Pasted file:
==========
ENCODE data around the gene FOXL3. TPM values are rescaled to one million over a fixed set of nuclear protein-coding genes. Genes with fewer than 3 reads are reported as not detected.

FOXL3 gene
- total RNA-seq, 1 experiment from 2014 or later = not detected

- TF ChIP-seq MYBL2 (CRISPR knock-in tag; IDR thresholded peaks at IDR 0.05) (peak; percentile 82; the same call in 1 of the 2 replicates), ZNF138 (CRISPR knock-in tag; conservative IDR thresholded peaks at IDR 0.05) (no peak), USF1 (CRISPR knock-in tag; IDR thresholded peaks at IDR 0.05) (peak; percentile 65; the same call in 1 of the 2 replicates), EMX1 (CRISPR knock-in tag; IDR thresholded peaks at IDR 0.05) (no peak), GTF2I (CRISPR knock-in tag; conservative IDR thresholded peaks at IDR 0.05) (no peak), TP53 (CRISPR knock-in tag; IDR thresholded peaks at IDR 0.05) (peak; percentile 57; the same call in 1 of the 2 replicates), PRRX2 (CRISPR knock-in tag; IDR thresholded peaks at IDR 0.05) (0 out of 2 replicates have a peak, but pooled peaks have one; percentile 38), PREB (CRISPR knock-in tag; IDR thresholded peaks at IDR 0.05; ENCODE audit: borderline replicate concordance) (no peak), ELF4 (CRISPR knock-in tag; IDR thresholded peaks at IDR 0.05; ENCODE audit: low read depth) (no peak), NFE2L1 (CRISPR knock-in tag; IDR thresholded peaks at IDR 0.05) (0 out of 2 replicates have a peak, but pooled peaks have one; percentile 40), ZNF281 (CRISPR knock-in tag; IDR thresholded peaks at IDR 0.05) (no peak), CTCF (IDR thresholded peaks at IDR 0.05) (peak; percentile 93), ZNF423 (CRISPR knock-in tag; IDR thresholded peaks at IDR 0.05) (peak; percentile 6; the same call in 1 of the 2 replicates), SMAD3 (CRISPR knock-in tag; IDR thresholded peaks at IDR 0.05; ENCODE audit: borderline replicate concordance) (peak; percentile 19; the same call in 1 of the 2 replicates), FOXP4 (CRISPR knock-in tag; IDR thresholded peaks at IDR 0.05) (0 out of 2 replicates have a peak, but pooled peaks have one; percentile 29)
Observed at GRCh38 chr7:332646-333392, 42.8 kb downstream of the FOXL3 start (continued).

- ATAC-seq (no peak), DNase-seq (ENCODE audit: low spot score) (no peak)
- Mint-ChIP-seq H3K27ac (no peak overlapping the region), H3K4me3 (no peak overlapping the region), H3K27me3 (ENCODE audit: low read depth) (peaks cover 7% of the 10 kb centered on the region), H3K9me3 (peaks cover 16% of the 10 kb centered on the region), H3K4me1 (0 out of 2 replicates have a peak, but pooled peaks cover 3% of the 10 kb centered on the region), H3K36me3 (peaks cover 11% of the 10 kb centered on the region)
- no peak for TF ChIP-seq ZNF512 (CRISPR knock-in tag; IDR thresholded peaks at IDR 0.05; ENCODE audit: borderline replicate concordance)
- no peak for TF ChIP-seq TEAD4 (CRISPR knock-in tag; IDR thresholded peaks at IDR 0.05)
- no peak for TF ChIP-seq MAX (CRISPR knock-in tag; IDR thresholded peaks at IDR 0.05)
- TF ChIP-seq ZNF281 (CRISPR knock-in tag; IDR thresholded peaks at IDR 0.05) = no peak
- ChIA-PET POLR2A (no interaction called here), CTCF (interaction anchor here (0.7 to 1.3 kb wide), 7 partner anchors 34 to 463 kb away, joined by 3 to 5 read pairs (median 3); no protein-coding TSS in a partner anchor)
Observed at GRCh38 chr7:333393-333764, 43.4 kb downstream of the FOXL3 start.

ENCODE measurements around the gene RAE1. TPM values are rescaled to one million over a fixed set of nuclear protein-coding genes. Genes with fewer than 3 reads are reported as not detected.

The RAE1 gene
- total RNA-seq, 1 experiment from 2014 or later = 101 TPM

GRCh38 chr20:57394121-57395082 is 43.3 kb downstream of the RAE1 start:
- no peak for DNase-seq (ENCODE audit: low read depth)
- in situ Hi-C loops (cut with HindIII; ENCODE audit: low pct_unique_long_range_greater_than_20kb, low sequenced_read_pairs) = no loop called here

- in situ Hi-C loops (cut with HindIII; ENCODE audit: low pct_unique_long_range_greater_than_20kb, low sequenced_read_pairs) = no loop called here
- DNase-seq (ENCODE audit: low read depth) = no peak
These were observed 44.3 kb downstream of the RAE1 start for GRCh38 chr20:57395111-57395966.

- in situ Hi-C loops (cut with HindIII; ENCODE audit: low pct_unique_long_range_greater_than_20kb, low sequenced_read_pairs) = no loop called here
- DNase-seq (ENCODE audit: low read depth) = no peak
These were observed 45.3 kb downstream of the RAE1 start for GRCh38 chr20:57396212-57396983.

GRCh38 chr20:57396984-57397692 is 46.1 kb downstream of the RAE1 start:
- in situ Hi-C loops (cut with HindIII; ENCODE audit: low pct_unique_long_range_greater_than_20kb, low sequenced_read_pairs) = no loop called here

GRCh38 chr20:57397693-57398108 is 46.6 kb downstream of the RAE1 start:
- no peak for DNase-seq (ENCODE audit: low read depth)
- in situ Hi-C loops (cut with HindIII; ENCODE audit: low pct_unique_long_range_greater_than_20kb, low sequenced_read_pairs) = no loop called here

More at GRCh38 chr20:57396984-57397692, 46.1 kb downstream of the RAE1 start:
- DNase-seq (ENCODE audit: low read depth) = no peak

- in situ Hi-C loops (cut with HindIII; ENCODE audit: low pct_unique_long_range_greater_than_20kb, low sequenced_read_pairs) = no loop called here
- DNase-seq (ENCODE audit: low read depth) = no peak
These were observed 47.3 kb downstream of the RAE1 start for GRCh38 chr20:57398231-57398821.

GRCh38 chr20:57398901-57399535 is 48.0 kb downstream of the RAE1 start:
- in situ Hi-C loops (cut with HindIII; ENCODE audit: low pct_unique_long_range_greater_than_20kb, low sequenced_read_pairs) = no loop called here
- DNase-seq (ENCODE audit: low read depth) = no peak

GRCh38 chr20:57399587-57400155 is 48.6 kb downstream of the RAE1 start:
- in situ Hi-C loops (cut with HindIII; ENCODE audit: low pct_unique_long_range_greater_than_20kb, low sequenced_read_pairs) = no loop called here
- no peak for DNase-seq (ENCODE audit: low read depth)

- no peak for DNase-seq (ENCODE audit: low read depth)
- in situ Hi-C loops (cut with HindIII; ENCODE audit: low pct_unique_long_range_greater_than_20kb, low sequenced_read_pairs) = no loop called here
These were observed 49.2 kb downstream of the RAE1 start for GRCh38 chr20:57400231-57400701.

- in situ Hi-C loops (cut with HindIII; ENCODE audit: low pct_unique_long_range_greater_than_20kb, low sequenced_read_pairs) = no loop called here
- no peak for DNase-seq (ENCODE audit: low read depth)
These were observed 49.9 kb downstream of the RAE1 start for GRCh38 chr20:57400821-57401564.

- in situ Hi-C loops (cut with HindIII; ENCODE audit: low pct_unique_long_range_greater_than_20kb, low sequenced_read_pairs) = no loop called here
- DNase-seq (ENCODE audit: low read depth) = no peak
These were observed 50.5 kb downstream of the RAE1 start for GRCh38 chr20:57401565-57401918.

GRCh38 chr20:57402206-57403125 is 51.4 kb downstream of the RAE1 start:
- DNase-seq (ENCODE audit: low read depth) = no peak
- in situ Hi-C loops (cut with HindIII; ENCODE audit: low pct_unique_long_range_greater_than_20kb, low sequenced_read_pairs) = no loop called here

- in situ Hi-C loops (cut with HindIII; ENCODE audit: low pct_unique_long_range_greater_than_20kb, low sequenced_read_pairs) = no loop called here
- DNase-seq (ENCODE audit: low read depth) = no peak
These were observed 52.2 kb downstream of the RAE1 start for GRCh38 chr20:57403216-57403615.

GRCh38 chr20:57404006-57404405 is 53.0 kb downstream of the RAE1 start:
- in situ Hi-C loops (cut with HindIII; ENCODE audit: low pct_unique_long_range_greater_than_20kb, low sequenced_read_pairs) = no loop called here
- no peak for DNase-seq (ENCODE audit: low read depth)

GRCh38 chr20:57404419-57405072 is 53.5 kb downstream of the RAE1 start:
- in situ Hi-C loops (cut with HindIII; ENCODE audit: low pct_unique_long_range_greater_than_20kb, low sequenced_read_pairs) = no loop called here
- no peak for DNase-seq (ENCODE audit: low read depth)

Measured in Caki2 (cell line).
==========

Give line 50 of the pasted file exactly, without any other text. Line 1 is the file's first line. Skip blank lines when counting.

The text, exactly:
These were observed 50.5 kb downstream of the RAE1 start for GRCh38 chr20:57401565-57401918.